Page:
As Prime Minister Sher Bahadur Deuba is preparing to announce the general elections in phases, probably after the next cabinet meeting, a former chief election commissioner (CEC) and two former election commissioners have ridiculed his idea, given the “unfavourable” security situation. Saying that the government’s job is to provide security and logistics, leaving the rest of the electoral process to the Election Commission (EC), former CEC Surya Prasad Shrestha has stressed the need for the government to discuss the matter with the EC and reach a consensus on the issue with the political parties. Similarly, former election commissioner Biswo Man Shrestha could not even “imagine” the possibility of the polls and, according to former election commissioner Ram Chandra Poudel, elections now would be disastrous as both the political parties and the people are not yet ready for the polls.

There is no doubt that it is extremely difficult to hold free, fair and credible polls at present. At the same time, there is no better way of bringing the derailed Constitution back on track than by seeking a fresh popular mandate. Efforts to reach a consensus on the issue among the political parties are required, even to provide legitimacy to the polls. Besides, for Deuba, who has once been sacked for his inability to hold the promised polls, holding elections is a matter of personal prestige and announcing a date for the elections is the only way to justify his any further stay in power. Former EC functionaries have every right to express their views, but it is for the incumbents in the EC and the security agencies to say whether the polls are feasible.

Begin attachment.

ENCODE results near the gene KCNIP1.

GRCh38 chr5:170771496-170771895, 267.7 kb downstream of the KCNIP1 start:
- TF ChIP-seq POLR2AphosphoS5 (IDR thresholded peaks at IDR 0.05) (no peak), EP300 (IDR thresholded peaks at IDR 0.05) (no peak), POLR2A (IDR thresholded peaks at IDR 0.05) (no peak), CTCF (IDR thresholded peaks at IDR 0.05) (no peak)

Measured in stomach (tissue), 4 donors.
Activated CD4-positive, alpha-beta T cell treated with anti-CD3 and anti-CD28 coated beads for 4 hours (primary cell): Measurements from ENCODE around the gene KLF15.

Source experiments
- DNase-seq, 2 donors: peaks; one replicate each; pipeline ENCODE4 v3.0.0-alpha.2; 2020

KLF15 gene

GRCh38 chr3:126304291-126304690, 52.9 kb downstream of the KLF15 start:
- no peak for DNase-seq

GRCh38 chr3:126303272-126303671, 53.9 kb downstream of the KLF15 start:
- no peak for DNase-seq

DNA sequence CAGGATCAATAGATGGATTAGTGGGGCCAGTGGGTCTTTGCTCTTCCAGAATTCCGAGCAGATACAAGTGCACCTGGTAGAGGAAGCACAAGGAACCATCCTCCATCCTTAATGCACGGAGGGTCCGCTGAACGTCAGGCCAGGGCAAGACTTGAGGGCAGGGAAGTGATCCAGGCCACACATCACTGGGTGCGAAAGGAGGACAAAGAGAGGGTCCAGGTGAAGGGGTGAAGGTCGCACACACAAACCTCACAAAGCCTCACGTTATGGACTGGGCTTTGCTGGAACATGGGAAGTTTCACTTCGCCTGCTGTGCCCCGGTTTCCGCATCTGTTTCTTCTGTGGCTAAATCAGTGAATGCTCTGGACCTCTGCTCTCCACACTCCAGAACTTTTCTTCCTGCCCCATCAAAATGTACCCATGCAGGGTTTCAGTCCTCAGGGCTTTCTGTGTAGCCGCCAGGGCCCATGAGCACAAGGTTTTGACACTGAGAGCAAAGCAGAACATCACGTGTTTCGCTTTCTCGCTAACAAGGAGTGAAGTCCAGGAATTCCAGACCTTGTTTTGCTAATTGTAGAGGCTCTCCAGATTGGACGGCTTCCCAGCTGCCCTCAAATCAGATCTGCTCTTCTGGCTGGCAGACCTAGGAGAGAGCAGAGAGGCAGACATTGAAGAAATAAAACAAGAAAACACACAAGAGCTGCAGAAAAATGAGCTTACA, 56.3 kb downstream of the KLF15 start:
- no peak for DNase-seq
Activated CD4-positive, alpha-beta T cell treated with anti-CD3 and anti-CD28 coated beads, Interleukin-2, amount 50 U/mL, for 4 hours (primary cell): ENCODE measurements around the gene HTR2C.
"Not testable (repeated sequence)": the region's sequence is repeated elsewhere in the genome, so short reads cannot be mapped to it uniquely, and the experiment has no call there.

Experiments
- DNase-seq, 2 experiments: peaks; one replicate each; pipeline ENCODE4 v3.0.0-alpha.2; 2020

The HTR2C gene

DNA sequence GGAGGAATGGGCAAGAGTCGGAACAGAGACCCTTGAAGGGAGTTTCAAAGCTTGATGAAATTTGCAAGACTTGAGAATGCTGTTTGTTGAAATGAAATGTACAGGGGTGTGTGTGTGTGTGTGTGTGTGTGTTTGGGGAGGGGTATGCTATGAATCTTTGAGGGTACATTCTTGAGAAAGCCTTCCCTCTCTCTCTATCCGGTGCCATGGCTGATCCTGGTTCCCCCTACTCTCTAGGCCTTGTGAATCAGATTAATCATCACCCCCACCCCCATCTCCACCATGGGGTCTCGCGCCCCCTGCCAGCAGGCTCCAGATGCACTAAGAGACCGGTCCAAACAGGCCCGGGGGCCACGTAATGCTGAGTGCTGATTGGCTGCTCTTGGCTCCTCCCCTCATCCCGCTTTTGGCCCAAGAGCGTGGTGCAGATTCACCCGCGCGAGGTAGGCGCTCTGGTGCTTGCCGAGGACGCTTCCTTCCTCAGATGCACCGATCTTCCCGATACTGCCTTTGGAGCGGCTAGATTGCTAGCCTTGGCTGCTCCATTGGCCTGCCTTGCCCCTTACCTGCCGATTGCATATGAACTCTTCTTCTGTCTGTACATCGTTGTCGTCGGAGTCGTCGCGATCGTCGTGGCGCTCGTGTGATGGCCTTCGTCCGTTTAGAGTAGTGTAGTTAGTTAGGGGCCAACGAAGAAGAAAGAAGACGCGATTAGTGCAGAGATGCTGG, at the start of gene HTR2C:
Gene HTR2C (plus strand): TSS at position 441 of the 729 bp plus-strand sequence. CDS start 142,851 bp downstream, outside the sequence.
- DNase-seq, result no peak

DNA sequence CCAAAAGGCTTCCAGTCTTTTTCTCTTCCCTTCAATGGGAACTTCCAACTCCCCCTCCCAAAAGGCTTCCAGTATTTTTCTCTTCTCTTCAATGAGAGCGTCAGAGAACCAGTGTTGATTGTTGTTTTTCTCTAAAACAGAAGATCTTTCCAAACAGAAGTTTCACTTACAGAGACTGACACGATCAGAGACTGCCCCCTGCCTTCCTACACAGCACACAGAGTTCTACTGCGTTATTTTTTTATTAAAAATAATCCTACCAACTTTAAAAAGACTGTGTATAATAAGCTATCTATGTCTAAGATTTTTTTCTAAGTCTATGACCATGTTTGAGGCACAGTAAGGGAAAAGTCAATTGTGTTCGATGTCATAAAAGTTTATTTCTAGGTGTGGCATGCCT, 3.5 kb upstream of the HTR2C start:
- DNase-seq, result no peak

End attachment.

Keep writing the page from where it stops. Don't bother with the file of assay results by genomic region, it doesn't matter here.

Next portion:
Deuba’s claim that he has the backing of the international community on holding elections is largely true. They have expressed concern over the deteriorating human rights situation and the derailment of the democratic process. And the restoration of all these demoratic processes is impossible without elections. On Monday, for example, UN high commissioner for human rights Louise Arbour and UN diplomat Samuel Tamrat supported the government’s plan to hold the polls. The restoration of the date-expired parliament cannot be a substitute for the people’s fresh mandate. General elections cannot be made conditional on peace talks with the Maoists. The people cannot go on supporting the controversial use of Article 127 for a long time. To end this situation, elections are necessary. Let all the parliamentary parties sit together and come up with the best arrangements for holding the polls, inviting even international supervision, if necessary. In the absence of elections, the present political and constitutional impasse would continue for God knows how long.